If he didn't play well; we might have been disappointed. But, he played his heart out and played wonderfully. At this level of competition, winners and kids who didn't win (because win or lose, all these kids are winners), are all decided by the tastes and whims of the judges. 

One of my sons instructors was at the competition and witnessed his performance and praised him greatly; she believes he can win. Maybe he can win, but not this year. My son says he wants to try again next year. 

So, we get to go through it all again… Next year. What a wonderful experience and great memories for parents and their children.

As my friend Ken always says; "Dream as if you will live forever. Live as if you'll die tomorrow." 

As my friend Jyoti reminded me;

"What day is it?" asked Pooh.

"It is today." squeaked Piglet.

"Oh? My favorite day!" said Pooh.

Life is fun. We are happy. Hope you are happy too. 


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NOTES: I have harped on this subject relentlessly and will until the day I die: I am a professional in broadcasting so I like to think I know what I am talking about concerning the subject of TV. There is no way my son (or any of these other children who were in the Chopin Competition in Asia (or anywhere else) could ever be in this sort of competition or at this sort of level of skill had they been watching TV. Do your children a favor; throw away your TV set. For more, please refer to: The Plug-in Drug www.lewrockwell.com/2008/02/mike-in-tokyo-rogers/the-plug-in-drug/

School is, of course, extremely important. I choose my son's school for a variety of reasons and, soon, I will post about that. But for now I'd like to recommend St. Mary's International School in Tokyo. I know many graduates of that school who are leaders in business (presidents and high ranking executives of big companies in Japan) as well as well known musicians and athletes. In fact, in the music department, St. Mary's Boys Choir is internationally famous and has won many awards over the years... You don't get that way without skilled and talented professional instructors. I know that St. Mary's is tops in this country in these fields. I cannot count the number of times, in my capacity as a guy who did marketing for huge corporations in Tokyo that I have met big shots who were graduates of St. Mary's in Tokyo. http://www.smis.ac.jp/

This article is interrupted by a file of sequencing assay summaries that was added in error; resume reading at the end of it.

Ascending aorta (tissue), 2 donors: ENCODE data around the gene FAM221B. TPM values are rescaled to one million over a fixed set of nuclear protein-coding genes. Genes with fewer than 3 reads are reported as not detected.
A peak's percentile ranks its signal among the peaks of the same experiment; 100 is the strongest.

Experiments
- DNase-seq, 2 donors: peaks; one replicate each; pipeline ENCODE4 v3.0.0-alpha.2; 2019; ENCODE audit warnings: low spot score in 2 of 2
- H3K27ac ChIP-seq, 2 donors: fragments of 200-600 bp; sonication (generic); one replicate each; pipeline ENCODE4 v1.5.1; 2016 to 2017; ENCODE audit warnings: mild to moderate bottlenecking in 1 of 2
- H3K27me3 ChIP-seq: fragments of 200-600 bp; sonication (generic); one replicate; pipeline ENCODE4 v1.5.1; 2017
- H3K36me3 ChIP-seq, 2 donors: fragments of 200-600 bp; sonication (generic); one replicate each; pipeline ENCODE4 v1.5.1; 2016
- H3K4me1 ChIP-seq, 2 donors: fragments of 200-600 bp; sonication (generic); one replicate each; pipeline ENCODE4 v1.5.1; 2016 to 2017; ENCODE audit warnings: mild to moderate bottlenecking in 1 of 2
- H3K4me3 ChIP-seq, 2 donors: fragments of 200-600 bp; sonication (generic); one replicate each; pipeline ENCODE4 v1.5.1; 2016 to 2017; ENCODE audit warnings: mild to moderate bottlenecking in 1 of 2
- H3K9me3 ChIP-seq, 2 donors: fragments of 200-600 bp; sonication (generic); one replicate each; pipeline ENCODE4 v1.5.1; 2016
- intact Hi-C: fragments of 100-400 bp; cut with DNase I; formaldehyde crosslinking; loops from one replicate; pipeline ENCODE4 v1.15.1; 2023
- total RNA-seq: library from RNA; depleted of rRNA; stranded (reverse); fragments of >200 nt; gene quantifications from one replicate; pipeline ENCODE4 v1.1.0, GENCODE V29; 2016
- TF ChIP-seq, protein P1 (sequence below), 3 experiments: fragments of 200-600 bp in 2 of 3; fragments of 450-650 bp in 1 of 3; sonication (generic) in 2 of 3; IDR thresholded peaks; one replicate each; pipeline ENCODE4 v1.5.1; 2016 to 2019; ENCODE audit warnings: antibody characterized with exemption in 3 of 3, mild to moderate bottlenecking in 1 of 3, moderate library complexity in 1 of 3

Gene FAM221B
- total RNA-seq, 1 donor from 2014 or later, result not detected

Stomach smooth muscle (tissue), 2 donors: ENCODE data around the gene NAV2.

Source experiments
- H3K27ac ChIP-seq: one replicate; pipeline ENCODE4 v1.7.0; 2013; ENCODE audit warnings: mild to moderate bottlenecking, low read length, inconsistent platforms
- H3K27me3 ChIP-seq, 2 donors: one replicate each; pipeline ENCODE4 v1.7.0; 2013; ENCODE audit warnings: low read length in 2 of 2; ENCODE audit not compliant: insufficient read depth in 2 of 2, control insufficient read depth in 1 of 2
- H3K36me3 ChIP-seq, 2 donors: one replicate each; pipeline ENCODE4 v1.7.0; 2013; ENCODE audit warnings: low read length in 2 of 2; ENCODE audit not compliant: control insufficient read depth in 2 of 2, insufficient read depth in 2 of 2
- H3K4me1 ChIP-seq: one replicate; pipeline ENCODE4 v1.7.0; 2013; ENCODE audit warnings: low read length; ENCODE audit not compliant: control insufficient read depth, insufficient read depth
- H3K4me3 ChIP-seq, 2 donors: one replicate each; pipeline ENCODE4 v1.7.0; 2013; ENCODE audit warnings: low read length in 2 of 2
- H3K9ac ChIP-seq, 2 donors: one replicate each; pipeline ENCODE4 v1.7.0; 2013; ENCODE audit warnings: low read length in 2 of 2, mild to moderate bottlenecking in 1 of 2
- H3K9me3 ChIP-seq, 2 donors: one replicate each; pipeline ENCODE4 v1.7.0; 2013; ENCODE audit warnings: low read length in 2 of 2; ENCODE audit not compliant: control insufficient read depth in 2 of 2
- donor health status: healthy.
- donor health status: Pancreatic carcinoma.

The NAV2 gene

The world is getting more and more difficult. It's getting harder to succeed, and even to survive in. I think this is because of the economy; and it's going to get much tougher from here on out. School is to teach math, reading and writing, but also needs to teach our kids how to think and get a meaningful job, a dream in life and how to prosper in our society. 

Get rid of the TV; get them into a top level private school (or even home school?) Our kids need all the advantages they can get.

THANKS: To my best friend Ken Nishikawa. Without Ken, none of these video productions could be possible.

2 comments:

Andrew Joseph said...

A nice article from a proud papa bear. Good on you all!
With my son's inability to focus on anything he is supposed to be focusing on, it's been a struggle for himself and for us, as parents.
I can not disagree with your comments regarding the television, even though I, watch a fair bit myself, but we do regulate and limit our son's watching. He does so himself when he's practicing his sports, which is about the only thing he can focus on - he's just so slight in build, however, so his strength is often lacking... but at least he has heart and seems to give it his all when he plays - much more than others... but if only we could channel his baseball and other sports skills into school.
I blame genetics.

Anonymous said...

Wow. Last month really ramped up the blog postings with the highest amount since June 2013.